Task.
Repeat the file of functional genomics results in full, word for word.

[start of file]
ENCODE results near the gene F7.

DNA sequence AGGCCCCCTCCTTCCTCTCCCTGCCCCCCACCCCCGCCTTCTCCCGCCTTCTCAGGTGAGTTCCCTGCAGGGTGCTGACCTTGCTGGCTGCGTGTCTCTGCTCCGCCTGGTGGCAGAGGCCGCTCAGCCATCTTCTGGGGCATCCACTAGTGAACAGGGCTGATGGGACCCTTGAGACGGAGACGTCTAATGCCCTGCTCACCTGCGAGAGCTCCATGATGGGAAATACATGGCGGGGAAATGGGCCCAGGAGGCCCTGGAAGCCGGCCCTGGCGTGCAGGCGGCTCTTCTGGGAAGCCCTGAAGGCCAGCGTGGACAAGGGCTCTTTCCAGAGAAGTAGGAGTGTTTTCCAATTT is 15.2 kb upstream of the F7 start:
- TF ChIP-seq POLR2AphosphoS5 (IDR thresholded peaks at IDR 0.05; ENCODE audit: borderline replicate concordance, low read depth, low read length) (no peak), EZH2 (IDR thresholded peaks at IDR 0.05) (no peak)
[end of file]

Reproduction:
ENCODE results near the gene F7.

DNA sequence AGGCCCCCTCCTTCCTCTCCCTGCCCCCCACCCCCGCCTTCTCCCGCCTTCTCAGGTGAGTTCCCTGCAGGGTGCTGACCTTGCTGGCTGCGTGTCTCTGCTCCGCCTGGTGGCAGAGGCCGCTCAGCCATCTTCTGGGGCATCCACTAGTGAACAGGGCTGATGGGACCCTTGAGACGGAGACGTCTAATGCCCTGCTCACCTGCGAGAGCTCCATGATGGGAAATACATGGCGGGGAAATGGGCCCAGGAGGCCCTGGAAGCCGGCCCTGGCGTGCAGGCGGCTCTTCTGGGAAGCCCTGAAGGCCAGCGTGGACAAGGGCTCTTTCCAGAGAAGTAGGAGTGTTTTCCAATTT is 15.2 kb upstream of the F7 start:
- TF ChIP-seq POLR2AphosphoS5 (IDR thresholded peaks at IDR 0.05; ENCODE audit: borderline replicate concordance, low read depth, low read length) (no peak), EZH2 (IDR thresholded peaks at IDR 0.05) (no peak)